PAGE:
A: “Get a new website. That’s your only option. You can’t fix it, you can’t convert it. If you find out your car’s engine is not actually an engine and runs on a nuclear reactor and five of your neighbors died just from walking by it, you don’t try to fix it – you just get a new one. The good news is nobody builds entire sites on Flash anymore – this update from Google really concerns websites using Flash components. The types of Flash components you usually find on websites these days are Flash videos, Flash games, Flash audio players, and some websites may have flash elements within the designs – for example navigation or sliders with Flash animation.

Q: Flash will still technically work after Google’s update, but what will change from a user experience standpoint?

A: “The user is going to see the one thing they never like to see on a website: a popup. They’re going to see a popup with no stylization asking them to enable Flash and if the user chooses not to enable Flash, then the Flash components of the website won’t work – which is bad if your navigation or videos use Flash. What this update does is – let’s say a website offers two video options: one with Flash and one with an HTML5 alternative – the Flash won’t even be an option. Google will just play the HTML5 version automatically.

Q: What about livestreaming? What’s the alternative to using Flash?

A: “There’s a ton of alternatives based on Javascript.”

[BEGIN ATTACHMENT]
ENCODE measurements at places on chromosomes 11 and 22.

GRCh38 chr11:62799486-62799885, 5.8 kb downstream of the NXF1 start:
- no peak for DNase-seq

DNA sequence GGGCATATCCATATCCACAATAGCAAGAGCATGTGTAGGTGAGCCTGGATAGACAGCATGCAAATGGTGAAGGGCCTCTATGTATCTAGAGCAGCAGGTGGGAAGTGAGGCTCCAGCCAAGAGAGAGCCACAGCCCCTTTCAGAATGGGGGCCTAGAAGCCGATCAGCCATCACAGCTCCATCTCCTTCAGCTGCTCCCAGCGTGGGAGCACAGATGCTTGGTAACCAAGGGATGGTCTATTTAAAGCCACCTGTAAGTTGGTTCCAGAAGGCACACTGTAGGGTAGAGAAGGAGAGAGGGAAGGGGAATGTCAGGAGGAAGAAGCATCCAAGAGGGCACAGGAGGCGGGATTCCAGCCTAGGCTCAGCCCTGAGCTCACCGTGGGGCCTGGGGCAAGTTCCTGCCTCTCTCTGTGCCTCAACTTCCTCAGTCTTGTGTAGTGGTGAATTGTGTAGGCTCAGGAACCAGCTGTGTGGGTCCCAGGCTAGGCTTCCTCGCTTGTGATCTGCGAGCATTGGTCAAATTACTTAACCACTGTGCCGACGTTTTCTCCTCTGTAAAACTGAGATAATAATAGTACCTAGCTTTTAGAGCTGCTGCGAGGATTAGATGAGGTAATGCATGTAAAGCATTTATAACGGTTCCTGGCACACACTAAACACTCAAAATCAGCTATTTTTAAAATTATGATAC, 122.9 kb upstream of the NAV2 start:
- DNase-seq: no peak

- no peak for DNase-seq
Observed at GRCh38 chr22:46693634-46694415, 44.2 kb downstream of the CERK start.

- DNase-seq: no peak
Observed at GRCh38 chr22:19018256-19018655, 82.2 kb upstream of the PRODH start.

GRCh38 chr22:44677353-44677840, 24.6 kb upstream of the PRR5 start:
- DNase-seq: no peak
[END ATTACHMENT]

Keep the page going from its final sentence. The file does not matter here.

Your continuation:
Q: A lot of people are quick to point out that some Google services still use Flash – do you think that’s a problem?

A: “No, because going in the direction they are going is 100 percent the right move. In fact, if they didn’t make that move just because they are still using some Flash components here and there, it would be selfish of them; de-emphasizing Flash is the best move for the web. It may not be the best move for that one feature, but that’s the best move for the web, and that’s what Chrome should be focusing on. A lot of people lump all of Google’s products into one group and assume it’s one group making decisions together when it’s not. Also Flash may [be a poor choice] for 99 percent the things people use it for, but it may be a valid tool for the other one percent. So if Flash is the best tool for the job for the user in a specific application, I don’t see a problem with using it – the user is just going to have to manually enable it from now on.”

Q: Does this mean Flash is going away forever?

A: “Not necessarily. Flash has other applications besides the web.

Q: What about Flash games?

A: “Games might go away. Whatever your purpose is for making Flash games, the alternative is so much better, and it doesn’t take any extra work – you just have to learn something new. You should never consider learning to be extra work. It makes work easier or better.

Q: So the key takeaway is?

A: “Learn a real language.”

So while Flash may still technically load if a user really wants to use it, that doesn’t necessarily mean it’s a good idea to use it. The key to good web design is understanding a user’s needs and tailoring your website to meet those needs. With that in mind, it’s hard to justify using Flash – even without the Chrome update.